Soft robot detects damage, heals itself (video)

Soft robot detects damage, heals itself
Researchers installed SHeaLDS—self-healing light guides for dynamic sensing—in a soft robot resembling a four-legged starfish and equipped with feedback control. After the researchers punctured one of its legs, the robot was able to detect the damage and self-heal the cuts. Credit: Cornell University

Cornell University engineers have created a soft robot capable of detecting when and where it was damaged—and then healing itself on the spot.

"Our lab is always trying to make robots more enduring and agile, so they operate longer with more capabilities," said Rob Shepherd, associate professor of mechanical and aerospace engineering. "If you make robots operate for a long time, they're going to accumulate damage. And so how can we allow them to repair or deal with that damage?"

Shepherd's Organic Robotics Lab has developed stretchable fiber-optic sensors for use in and related components—from skin to . They report on their work in Science Advances.

For to work, Shepherd says the key first step is that the robot must be able to identify that there is, in fact, something that needs to be fixed.

Credit: Science Advances (2022). DOI: 10.1126/sciadv.abq2104

To do this, researchers have pioneered a technique using fiber-optic sensors coupled with LED lights capable of detecting minute changes on the surface of the robot. These sensors are combined with a polyurethane urea elastomer that incorporates , for rapid healing, and disulfide exchanges, for strength.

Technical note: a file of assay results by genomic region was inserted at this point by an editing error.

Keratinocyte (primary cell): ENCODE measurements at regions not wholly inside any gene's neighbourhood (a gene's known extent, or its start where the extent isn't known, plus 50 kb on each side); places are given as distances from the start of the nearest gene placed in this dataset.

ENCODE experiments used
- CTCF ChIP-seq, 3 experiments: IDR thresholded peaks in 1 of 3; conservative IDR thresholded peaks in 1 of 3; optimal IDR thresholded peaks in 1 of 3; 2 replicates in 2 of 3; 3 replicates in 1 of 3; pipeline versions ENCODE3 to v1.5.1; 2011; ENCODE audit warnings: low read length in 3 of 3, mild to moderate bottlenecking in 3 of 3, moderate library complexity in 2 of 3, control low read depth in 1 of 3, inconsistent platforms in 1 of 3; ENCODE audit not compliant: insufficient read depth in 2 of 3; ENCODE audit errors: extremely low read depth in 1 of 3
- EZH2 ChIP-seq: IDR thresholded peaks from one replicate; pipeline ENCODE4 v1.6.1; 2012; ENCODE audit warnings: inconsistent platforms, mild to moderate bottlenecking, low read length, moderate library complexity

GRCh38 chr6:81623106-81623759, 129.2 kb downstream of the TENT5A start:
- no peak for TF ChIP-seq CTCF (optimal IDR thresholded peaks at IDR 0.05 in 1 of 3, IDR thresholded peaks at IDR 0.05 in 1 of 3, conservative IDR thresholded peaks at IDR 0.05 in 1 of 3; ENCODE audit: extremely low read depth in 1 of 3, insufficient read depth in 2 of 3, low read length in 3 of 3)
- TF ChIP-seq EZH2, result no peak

The resulting SHeaLDS—self-healing light guides for dynamic sensing—provides a damage-resistant soft robot that can self-heal from cuts at room temperature without any external intervention.

To demonstrate the technology, the researchers installed the SHeaLDS in a soft robot resembling a four-legged starfish and equipped it with feedback control. Researchers then punctured one of its legs six times, after which the robot was then able to detect the damage and self-heal each cut in about a minute. The robot could also autonomously adapt its gait based on the damage it sensed.

While the material is sturdy, it is not indestructible.

"They have similar properties to human flesh," Shepherd said. "You don't heal well from burning, or from things with acid or heat, because that will change the chemical properties. But we can do a good job of healing from cuts."

Shepherd plans to integrate SHeaLDS with machine learning algorithms capable of recognizing tactile events to eventually create "a very enduring that has a self-healing skin but uses the same skin to feel its environment to be able to do more tasks."

More information: Hedan Bai et al, Autonomous self-healing optical sensors for damage intelligent soft-bodied systems, Science Advances (2022). DOI: 10.1126/sciadv.abq2104

Journal information: Science Advances
Provided by Cornell University
Citation: Soft robot detects damage, heals itself (video) (2022, December 7) retrieved 19 July 2024 from
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